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Definition of Rheumatoid arthritis

Rheumatoid arthritis or RA for short is an autoimmune disease that affects the joints. Rheumatoid arthritis usually develops gradually and affects both sides of your body. Symptoms usually are contractures, thickening or tender swelling around the joints, painful inflammation, etc.

Besides joint, RA can affect eyes, skin, lungs, blood vessels and heart, and other organs. Also anti inflammatory and pain killer medicaments has numerous side effects, as dealing with these disease day in and day out have a profound psychological impact. In order to manage possible complications of RA, it is very important to recognize the symptoms of it. Here is a short list of possible RA complications.

Complications of RA

Susceptibility to infectionBeing an auto immune disease and requiring auto immune medications, patients with RA are more prone to infections. New and very effective type of RA medications, called biologic agents has that side effect to elevate the risk of serious infections.

Lung problemsThere is a possibility, in cases when RA is formed in the lungs, that inflammatory process can spread to the lining of the heart and lungs, infecting them as well. This could lead to complications like fluid infection, Pleuritis, pulmonary hypertension and interstitial lung diseases. Also some of the medicaments used to treat RA like methotrexate can potentially cause lung problems.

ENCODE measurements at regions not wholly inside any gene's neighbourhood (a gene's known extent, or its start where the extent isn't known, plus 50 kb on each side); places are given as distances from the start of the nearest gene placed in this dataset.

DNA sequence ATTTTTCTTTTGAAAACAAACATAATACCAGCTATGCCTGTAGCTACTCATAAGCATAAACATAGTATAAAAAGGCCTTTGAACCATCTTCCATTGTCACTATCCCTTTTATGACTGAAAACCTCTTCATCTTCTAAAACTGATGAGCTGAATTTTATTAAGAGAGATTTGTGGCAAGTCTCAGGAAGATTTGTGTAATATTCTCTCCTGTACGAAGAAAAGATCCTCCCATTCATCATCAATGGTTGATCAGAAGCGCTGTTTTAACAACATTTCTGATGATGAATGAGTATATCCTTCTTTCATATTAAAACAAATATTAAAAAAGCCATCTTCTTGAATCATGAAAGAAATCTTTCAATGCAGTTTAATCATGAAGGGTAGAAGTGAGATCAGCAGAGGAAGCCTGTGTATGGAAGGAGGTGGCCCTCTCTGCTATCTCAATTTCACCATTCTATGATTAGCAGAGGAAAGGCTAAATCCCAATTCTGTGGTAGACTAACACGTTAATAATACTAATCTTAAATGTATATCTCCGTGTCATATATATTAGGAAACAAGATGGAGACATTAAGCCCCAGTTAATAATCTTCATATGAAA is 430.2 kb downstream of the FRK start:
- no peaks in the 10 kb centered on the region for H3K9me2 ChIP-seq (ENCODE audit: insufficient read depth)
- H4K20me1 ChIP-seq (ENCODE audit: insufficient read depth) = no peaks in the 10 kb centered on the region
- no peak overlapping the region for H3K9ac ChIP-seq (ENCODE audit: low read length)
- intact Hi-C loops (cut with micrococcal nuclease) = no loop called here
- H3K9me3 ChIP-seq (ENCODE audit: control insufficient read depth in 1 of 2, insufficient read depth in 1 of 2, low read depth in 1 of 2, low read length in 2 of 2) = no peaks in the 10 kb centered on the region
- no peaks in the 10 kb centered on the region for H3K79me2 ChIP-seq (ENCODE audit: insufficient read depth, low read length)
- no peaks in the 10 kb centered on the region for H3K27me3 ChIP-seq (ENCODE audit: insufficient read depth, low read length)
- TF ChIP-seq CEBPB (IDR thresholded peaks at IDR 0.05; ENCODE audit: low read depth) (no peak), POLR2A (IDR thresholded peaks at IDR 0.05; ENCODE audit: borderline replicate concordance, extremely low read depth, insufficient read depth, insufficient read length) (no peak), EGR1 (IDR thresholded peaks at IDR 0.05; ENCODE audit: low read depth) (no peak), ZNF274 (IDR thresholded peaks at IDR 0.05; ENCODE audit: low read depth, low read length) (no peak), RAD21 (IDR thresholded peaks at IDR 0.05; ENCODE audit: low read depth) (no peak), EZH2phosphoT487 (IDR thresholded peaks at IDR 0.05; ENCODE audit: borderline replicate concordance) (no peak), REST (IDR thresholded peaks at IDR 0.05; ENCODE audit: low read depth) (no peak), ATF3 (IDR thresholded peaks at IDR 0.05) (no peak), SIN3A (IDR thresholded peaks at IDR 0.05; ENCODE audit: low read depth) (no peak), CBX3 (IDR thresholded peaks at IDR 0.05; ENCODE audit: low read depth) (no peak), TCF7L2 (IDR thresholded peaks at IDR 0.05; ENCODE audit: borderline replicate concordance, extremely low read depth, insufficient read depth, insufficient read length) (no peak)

Emotional effectsLiving every day with a painful and immobilizing chronic disease like RA, must put a lot of strain and stress in the patients. Studies shows that almost 11% of RA patients succumb to depressive mental states. These studies also show that patients are reluctant to talk about it with their doctors.

Blood and blood forming cells diseasesAlmost in every case of RA anemia is present. Anemia is a red blood cell reduction, and it may cause symptoms like rapid heart beat, fatigue, dizziness, shortness of breath and insomnia. Also RA itself with inflammation it causes can raise the level of blood platelets while anti immune medicaments given for RA can lower it.

Skin effectsAbout 20% of RA patients develop some kind of skin problem, as a direct consequence of RA or treatment for it. Tissue lumps are most common and they may appear on the elbows, heels, fingers and forearms. Also various types of skin rashes may occur, and so does sores, too. It is important to pay attention to any skin changes, and report it to your doctor.

Eye complicationsThere are several ways that RA can affect the eyes, one being the inflammation of the episclera, membrane that covers white portion of the eye. Also white portion of the eye may be inflamed itself, in which case it is called Scleritis.

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